Sar-e Pol-e Zahab (“Sarpol”) is an Iranian town, not far from the Iraqi border, with no particular claim to fame, although you may have heard the name during the final stages of the First Gulf War, as one of the places during Iran’s 1988 counteroffensive against the Mujahedin-e Khalq. I would never have gone there, had it not been for five small, ancient rock reliefs.
The youngest one was made during the reign of the Parthian king Gotarzes I or II, and shows a satrap doing obeisance to his king. It is about twenty centuries younger than the four other reliefs, which commemorate the investitures of four kings of Lullubi. This state was more or less identical to the valley of the river Diyala, north of Baghdad; the kings of Akkad (2335-2154) and the Third Dynasty of Ur (2112-2004) had to fight against the Lullubians on several occasions.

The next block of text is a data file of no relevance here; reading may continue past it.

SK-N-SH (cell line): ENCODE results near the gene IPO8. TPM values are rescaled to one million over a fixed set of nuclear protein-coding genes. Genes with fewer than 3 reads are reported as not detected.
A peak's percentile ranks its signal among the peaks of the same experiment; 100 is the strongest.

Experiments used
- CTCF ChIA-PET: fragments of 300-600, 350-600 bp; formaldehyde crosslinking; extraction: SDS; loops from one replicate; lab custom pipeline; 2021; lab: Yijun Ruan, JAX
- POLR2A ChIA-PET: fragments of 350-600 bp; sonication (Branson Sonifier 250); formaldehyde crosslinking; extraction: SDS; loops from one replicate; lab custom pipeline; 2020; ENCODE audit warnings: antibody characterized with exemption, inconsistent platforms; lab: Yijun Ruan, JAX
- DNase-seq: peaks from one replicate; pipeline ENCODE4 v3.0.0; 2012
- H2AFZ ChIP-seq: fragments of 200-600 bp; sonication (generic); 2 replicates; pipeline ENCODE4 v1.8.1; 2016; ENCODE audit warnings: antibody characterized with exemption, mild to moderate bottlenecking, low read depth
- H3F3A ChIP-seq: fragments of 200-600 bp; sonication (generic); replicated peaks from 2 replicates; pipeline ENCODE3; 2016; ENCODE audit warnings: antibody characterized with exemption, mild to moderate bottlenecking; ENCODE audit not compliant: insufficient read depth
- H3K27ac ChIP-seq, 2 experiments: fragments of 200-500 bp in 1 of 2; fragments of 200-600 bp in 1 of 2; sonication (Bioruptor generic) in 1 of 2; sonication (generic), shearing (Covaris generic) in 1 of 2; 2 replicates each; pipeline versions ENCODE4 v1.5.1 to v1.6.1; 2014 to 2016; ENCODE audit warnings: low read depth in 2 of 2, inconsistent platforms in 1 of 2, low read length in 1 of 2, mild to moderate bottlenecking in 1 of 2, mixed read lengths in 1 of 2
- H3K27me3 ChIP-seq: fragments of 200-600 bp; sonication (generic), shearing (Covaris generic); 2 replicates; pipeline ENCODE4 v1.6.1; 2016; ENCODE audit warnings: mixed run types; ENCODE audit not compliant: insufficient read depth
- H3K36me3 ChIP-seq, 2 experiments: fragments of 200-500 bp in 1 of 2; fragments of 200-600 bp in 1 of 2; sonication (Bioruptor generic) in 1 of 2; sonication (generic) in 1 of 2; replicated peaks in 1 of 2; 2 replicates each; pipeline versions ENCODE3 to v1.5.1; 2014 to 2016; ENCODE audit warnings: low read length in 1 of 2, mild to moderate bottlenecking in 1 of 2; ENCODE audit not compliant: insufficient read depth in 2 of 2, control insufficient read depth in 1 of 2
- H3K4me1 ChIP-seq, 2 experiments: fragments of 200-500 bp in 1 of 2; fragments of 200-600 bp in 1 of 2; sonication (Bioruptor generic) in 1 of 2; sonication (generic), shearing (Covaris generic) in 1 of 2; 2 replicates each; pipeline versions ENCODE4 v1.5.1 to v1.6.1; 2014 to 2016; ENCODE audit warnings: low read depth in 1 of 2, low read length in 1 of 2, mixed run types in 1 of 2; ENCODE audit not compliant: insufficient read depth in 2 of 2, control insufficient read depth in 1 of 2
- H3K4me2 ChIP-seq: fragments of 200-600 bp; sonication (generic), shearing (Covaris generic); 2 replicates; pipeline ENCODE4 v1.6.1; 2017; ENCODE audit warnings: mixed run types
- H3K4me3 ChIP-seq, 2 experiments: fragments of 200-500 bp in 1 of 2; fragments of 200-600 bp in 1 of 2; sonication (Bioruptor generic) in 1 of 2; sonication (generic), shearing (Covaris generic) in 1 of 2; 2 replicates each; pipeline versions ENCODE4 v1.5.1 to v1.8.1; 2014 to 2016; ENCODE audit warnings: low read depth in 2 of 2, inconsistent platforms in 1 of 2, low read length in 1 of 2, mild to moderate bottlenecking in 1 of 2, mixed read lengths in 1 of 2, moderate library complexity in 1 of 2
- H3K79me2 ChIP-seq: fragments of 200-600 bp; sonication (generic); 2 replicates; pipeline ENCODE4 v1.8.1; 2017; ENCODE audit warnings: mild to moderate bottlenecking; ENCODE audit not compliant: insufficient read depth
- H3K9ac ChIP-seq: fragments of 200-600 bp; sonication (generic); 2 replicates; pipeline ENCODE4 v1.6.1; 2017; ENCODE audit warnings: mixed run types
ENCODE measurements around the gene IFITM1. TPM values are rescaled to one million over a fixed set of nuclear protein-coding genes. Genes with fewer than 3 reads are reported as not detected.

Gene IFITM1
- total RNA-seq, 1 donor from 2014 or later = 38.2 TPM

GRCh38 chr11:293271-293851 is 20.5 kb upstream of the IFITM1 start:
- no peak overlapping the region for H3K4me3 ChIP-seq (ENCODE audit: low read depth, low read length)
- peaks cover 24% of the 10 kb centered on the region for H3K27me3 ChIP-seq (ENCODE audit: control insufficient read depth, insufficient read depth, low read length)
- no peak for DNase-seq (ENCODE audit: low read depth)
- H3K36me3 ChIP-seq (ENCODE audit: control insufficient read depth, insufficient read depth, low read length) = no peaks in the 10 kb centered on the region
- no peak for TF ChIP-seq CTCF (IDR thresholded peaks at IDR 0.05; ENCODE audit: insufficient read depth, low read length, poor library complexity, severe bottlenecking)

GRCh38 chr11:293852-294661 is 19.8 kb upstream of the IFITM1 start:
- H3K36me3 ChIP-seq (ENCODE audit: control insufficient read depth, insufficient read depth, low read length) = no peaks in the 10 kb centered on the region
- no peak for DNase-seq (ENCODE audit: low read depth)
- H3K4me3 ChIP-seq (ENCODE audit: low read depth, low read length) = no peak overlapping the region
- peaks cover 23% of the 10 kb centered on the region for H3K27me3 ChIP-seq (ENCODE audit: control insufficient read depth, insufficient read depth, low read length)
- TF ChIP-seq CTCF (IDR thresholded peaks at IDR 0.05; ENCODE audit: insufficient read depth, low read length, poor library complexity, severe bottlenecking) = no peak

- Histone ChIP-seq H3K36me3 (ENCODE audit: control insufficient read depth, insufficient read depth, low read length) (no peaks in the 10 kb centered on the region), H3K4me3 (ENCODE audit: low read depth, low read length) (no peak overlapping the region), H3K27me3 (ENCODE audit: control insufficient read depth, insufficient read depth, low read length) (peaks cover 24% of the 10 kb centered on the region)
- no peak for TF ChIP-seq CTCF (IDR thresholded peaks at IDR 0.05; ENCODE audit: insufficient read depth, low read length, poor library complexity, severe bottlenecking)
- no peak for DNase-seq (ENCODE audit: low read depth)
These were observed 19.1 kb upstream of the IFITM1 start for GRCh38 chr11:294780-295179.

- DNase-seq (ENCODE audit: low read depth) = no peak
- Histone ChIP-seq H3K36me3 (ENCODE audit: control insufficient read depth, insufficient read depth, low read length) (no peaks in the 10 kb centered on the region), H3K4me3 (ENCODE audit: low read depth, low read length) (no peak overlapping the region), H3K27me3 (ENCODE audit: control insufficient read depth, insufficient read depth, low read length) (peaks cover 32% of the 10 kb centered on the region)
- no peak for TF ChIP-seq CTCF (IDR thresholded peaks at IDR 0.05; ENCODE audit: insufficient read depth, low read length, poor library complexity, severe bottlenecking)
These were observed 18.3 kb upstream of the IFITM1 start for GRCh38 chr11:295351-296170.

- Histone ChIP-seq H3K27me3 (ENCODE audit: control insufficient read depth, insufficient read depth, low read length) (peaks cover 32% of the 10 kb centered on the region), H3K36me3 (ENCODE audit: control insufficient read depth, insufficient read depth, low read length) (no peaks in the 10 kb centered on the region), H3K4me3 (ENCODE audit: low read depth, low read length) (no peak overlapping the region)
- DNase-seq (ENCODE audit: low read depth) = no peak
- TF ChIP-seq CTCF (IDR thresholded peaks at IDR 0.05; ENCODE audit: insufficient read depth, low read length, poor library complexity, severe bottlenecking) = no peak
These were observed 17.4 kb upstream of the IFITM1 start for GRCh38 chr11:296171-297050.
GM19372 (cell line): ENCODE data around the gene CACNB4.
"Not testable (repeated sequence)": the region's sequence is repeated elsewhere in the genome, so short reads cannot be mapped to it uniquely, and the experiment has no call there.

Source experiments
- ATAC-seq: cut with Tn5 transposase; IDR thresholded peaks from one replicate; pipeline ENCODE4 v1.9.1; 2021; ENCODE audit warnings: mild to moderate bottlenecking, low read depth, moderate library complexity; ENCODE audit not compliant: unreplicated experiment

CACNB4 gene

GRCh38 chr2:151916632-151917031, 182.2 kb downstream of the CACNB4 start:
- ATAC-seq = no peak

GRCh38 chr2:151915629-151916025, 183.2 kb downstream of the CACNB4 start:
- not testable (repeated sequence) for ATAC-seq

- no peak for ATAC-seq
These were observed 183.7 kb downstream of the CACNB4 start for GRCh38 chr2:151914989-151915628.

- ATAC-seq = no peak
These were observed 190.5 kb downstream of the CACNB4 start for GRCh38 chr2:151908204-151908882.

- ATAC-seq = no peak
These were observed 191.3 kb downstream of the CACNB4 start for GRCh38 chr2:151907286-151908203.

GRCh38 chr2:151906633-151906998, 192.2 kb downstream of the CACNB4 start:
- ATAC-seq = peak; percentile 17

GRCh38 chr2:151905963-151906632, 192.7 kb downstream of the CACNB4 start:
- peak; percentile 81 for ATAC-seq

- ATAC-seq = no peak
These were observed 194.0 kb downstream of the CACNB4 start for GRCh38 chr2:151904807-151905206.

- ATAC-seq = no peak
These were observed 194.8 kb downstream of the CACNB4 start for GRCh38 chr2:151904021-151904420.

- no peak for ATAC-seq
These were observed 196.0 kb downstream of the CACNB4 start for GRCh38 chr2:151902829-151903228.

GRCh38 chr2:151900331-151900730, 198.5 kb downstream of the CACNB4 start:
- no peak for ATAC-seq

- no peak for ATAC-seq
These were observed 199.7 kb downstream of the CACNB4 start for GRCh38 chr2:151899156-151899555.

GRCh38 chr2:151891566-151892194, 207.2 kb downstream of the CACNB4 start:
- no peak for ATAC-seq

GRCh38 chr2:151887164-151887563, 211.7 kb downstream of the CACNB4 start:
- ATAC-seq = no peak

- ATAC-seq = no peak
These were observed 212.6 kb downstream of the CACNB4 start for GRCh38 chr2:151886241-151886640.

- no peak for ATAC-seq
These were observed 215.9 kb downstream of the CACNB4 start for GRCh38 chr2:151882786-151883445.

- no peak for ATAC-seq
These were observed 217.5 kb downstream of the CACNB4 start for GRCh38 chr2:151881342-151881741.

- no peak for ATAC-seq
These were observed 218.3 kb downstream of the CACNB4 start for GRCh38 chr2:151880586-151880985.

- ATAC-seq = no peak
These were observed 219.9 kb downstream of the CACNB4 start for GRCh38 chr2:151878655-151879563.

The reliefs are badly damaged but easy to find: go to the place where the main road crosses the river and ask for the girls’ school. From its playground, you will see both the Parthian and the best-preserved Lullubian relief, which shows the investiture of a king named Anubanini (drawing). A second, very worn relief can be found on the west face of the same rock, and the other two reliefs are on the north and south faces of the rock across the river. The Anubanini relief is the most interesting of these: not only because it is well-preserved, but also because it was the model of Darius’ Behistun relief. Besides, you do not want to miss the multi-decibel entertainment offered by dozens of enthusiastic Iranian girls seeing their first foreigner.
The reliefs are included as #1, #2, #3, #4, and #36 in the Vanden Berghe catalog.